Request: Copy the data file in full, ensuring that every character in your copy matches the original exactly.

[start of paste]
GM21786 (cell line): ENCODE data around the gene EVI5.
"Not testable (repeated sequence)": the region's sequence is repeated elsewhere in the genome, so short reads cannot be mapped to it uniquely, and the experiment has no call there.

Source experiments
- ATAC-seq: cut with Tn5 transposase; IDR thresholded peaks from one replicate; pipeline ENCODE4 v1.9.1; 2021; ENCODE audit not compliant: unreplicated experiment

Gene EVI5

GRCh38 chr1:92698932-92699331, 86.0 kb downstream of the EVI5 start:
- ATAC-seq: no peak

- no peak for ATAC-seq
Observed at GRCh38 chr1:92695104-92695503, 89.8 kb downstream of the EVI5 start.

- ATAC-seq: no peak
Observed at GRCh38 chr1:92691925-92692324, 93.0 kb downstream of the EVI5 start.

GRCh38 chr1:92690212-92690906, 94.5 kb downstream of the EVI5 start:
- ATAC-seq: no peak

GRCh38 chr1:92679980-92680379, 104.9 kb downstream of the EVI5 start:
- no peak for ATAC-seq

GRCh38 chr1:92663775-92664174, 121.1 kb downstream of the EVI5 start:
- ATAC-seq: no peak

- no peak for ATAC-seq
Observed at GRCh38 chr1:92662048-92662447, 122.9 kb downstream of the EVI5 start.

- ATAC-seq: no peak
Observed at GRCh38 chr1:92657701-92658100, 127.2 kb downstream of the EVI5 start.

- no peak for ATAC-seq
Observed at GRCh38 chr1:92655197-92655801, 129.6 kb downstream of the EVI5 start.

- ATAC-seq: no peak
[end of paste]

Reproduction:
GM21786 (cell line): ENCODE data around the gene EVI5.
"Not testable (repeated sequence)": the region's sequence is repeated elsewhere in the genome, so short reads cannot be mapped to it uniquely, and the experiment has no call there.

Source experiments
- ATAC-seq: cut with Tn5 transposase; IDR thresholded peaks from one replicate; pipeline ENCODE4 v1.9.1; 2021; ENCODE audit not compliant: unreplicated experiment

Gene EVI5

GRCh38 chr1:92698932-92699331, 86.0 kb downstream of the EVI5 start:
- ATAC-seq: no peak

- no peak for ATAC-seq
Observed at GRCh38 chr1:92695104-92695503, 89.8 kb downstream of the EVI5 start.

- ATAC-seq: no peak
Observed at GRCh38 chr1:92691925-92692324, 93.0 kb downstream of the EVI5 start.

GRCh38 chr1:92690212-92690906, 94.5 kb downstream of the EVI5 start:
- ATAC-seq: no peak

GRCh38 chr1:92679980-92680379, 104.9 kb downstream of the EVI5 start:
- no peak for ATAC-seq

GRCh38 chr1:92663775-92664174, 121.1 kb downstream of the EVI5 start:
- ATAC-seq: no peak

- no peak for ATAC-seq
Observed at GRCh38 chr1:92662048-92662447, 122.9 kb downstream of the EVI5 start.

- ATAC-seq: no peak
Observed at GRCh38 chr1:92657701-92658100, 127.2 kb downstream of the EVI5 start.

- no peak for ATAC-seq
Observed at GRCh38 chr1:92655197-92655801, 129.6 kb downstream of the EVI5 start.

- ATAC-seq: no peak